Letters and Documents
It was January 1945 before the Marines were able to send the above news. His wife, Nadia, also sent this news to the family, but the news clippings don't have a date. Nadia Killebrew was last known to be at 62 Route Cardinal Mercier, Apartment 2-A, Shanghai. This was in 1946. No contact was had with her after that date. The family also has letters written after the war by North China Marines William Howard, Vic Ciarrachi, and John Ryan. Ryan says in his letter the Marines learned of Killebrew's death while they were still prisoners. They heard the news in a letter from the wife of one of the other Marines who were married. The wives were held in internment camps in China.
I hesitated about using a personal letter such as the one below, but it refers to almost all aspects of the POW experience: The comment about being a hell of a life these last 3 1/2 years but it is over with now-many POWs felt that way and did not have much to say, it was behind them. The comment you could feel it was the last quarter - one way or the other. The comment about being under US bombing raids. The comment about weight loss and gain (the 118 pounds was two years prior, actual weight in August of 1945 was typically 100 pounds). The comment about events back home which they had missed out on. And then the last sentence.
Doc did not know at this time his youngest brother had been killed while with the 10th Mountain Division in Italy early in 1945. His other brother was in the Army Air Corps. Again, this was typical of many American families during this time.
Official news of Doc's freedom came in the form of the telegram below. The letter above was written on Guam on 4 October and would not have gotten to the family by the time of the telegram.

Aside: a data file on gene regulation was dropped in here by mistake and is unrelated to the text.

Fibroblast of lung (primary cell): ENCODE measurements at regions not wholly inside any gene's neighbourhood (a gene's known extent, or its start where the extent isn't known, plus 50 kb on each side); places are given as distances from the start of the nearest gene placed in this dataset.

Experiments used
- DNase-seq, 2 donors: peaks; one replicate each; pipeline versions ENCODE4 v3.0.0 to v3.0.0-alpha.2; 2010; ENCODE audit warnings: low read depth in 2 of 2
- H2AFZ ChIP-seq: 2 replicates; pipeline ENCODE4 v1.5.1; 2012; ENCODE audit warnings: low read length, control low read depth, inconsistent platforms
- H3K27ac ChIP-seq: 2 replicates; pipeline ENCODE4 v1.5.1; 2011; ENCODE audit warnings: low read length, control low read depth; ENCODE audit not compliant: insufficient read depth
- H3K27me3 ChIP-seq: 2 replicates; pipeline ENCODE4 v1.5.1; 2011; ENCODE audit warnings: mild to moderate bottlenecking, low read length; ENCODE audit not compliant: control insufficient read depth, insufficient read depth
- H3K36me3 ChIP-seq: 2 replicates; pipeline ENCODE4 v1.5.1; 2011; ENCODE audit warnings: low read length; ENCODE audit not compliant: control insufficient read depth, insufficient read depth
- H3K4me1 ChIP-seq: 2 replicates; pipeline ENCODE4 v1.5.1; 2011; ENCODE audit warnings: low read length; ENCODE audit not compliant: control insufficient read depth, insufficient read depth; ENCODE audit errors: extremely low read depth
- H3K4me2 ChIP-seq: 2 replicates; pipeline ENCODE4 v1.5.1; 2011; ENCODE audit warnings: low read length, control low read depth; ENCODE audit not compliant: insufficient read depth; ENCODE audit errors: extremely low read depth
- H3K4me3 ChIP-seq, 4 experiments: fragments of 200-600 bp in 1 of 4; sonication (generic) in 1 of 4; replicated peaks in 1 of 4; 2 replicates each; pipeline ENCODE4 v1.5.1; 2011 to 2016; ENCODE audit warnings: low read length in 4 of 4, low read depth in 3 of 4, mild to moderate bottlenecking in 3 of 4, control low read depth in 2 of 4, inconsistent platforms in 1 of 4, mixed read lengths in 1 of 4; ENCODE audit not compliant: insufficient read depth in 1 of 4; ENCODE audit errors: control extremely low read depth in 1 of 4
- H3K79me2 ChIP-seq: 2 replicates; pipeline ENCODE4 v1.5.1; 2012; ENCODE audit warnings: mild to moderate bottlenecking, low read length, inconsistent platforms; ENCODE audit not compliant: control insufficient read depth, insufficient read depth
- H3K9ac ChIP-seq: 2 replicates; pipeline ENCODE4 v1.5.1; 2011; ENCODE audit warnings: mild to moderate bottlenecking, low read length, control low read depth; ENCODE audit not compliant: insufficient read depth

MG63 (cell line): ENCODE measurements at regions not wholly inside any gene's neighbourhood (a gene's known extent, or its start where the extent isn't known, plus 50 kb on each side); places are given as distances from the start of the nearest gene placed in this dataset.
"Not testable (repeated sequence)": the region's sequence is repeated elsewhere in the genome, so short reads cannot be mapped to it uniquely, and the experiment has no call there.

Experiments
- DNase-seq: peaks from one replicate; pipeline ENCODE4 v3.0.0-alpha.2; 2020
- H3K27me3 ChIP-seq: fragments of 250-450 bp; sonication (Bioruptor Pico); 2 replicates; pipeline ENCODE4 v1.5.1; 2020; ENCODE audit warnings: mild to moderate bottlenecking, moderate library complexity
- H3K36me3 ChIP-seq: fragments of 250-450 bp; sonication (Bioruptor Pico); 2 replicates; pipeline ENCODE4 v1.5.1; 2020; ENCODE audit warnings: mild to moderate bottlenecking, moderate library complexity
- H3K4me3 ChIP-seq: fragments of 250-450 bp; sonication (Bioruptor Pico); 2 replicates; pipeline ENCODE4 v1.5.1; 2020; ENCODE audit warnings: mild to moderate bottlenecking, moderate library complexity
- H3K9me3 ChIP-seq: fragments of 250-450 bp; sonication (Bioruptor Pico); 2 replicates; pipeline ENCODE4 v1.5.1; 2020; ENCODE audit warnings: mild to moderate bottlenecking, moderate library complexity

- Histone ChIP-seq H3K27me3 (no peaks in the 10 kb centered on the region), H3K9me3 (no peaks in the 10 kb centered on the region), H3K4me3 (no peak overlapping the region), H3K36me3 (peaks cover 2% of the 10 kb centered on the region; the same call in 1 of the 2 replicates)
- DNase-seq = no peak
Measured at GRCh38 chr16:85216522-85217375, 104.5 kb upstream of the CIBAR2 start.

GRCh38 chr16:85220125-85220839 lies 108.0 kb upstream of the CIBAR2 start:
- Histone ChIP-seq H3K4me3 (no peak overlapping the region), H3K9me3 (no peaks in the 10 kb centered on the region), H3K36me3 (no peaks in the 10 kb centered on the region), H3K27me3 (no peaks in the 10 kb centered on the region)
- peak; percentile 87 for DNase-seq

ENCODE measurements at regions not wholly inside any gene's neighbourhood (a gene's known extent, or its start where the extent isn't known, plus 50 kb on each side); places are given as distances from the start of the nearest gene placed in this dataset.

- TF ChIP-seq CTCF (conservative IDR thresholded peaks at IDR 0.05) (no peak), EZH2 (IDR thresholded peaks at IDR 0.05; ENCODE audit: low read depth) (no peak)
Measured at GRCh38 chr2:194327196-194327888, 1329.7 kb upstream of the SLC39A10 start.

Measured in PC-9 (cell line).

Returning POWs were typically sent as soon as possible to the military hospital nearest their home town. After examination there they were usually given 90 days leave. Upon return they would decide whether to re-enlist or not.
At least some returning POWs were required to sign the document below. If some were, then it is probable they all were required to sign. Notice the date, this was not presented to them after they had returned to the states. They were presented with this document while still in the Pacific.The first part is actually an effort to protect individuals or organizations which may have helped them while captives or while attempting escapes. But the words "will not be published in any form whatsoever" to the "press, radio, or any persons" except military personnel would have come across very strong to these men. It is unlikely they were told it is okay to discuss your experiences with your family, just don't give away any important information. They were very probably told as they were presented with this document, by some one who outranked them, don't say anything to anybody.The bottom of the document is more important. The whole document is stamped RESTRICTED. Then come the words SECURITY CERTIFICATE. The majority of these men never saw any kind of a classified document. These stamps would have made an impression. Read the three statements just above their signature. Many of the POWs likely did not talk about their experiences because they believed they had orders NOT to. This document was not the only reason, but I will bet it had an effect.
These men were Marines of the old breed. They did not question orders. They followed orders. Well in to civilian life, they considered they had orders not to discuss their experiences.
The War Claims Act of 1948 authorized a payment of $1 per day of imprisonment for receiving insufficient food. A 1952 amendment allowed an additional $1.50 a day for forced labor. The deadline for filing was apparently March of 1952 for the $1 and August of 1954 for the $1.50. The following document records a payment of $1 a day. The date on the actual document is hard to read. It could be 1951, 1954, or some other year. Some POWs seem to have received one or the other of these payments, but it does not appear all of them received them. No record can be found of Doc Hoffman receiving the $1.50 per day payment. Others have told me they heard something about payments at the time but did not receive them.
The following are from the 1948 issues of the North China Marine Bulletin, volume 1, edition 2 and 3.
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